Mannapperuma, who is also a Crimson editor, says she was approached by other presidential candidates to run with them, but decided to run with Nicolais because the contrast in their experiences strengthens their appeal.
Though Mannapperuma is new to the council, Nicolais is an insider: in his second year on the council, he has chaired one of the most influential bodies, the Finance Committee (FiCom). During his tenure, he presided over a significant overhaul of the grants process, reducing the application time for grants from six weeks to eight days.
Fellow FiCom members say that Nicolais’ tenure as chair has been one marked by much-needed reform.
“Teo has dedicated his Harvard college experience to FiCom, and enhancing the lives of Harvard students on campus,” writes committee member Jasmine X. Zhang ’06, who has not endorsed any candidate, in an e-mail. Nicolais’ ticket has won the endorsement of the Harvard Republican Club.
Several FiCom members, however, have endorsed other candidates. FiCom member S. Faraz N. Munaim ’06 says Nicolais is a “strong leader,” but is endorsing Glazer.
And council members expressed conflicting opinions of the relevance of the couple’s relationship. Some believe Nicolais has granted Mannapperuma more authority than her tenure warrants, while others say the fact that they are dating is not an issue.
“Because they’re in a relationship, even though Samita is lower down in the FiCom hierarchy, she’s treated as vice-chair,” says one council member who spoke on condition of anonymity.
But others disagree.
“It’s never been a problem, and most people didn’t even know they were going out,” says FiCom member Adeyemi K. Owolewa ’07.
Nicolais dismisses concerns about what happens if Bill and Hillary break up.
“Short of Samita killing me and becoming UC president, or us having joint custody of the council?” Nicolais says, laughing. “Here’s the thing: we are absolutely committed to our vision, and it is too important for us to let anything get in the way.”
THE KEY TO THE TICKET
While they have only been dating a few months, Nicolais and Mannapperuma met as high school juniors.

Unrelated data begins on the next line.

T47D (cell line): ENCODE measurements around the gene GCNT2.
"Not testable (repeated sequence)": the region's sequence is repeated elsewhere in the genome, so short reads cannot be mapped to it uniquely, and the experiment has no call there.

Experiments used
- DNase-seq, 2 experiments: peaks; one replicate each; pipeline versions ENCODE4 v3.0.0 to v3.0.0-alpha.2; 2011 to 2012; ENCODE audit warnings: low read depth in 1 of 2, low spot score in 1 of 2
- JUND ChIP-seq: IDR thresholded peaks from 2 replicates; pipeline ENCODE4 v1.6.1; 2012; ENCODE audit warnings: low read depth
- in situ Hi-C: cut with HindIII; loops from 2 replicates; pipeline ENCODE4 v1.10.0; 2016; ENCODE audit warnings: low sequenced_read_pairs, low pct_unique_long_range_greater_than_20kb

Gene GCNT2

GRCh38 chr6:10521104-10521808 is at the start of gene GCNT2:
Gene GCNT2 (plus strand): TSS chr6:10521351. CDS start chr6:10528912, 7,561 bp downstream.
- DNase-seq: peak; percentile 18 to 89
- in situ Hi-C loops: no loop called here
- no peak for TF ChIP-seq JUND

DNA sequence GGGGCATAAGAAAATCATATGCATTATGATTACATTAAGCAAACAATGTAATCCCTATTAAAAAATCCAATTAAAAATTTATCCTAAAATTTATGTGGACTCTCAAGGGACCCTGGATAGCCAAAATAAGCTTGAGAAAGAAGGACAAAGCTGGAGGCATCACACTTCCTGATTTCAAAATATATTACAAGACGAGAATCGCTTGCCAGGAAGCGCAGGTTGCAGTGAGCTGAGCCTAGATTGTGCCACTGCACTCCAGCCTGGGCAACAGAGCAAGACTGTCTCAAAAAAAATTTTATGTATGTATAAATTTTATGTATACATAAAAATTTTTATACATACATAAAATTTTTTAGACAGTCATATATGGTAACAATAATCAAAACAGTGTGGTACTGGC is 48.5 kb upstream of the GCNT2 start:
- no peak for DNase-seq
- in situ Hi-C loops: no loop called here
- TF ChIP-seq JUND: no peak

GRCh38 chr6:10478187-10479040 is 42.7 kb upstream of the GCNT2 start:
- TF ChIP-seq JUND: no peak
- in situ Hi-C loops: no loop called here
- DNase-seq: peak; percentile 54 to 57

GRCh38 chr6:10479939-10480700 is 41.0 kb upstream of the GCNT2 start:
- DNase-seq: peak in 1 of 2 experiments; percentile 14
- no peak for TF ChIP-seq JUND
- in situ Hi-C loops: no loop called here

As a senior in high school, Nicolais served as international president of Key Club, a 230,000 member high school service organization and the largest in the world.
“Everyone in the world knew who he was,” she says.
Mannapperuma, who was born in Sri Lanka, also participated in community service in her home state of California. But her passion for business brought her 3,000 miles away.
An economics concentrator, she hopes to one day be the president of a professional football team. She says that her favorite College class dealt with the business of sports.
“It was a dream come true,” she says of the class. “We were able to just study things like the salary cap and collective bargaining.”
And what about the seemingly unpronounceable last name?
“It’s actually really phonetic, but people look at it and get scared to pronounce it,” she says. “It’s all the double letters that scare people away.”
A DIVERSE TICKET
The candidates recognize that the council is not a microcosm of the student population. There is only one woman on the eight-member executive board.
“The UC is a male-dominated organization, there’s no doubt about it,” Nicolais says. “We’re trying to tell students that we represent them with seven white guys.”
The candidates hope that their unique position to represent their constituents will afford them an advantage over their opponents.
“Half the people who go to this school are women,” says Mannapperuma. And then, smiling, “Not to say that Teo doesn’t know about girls.”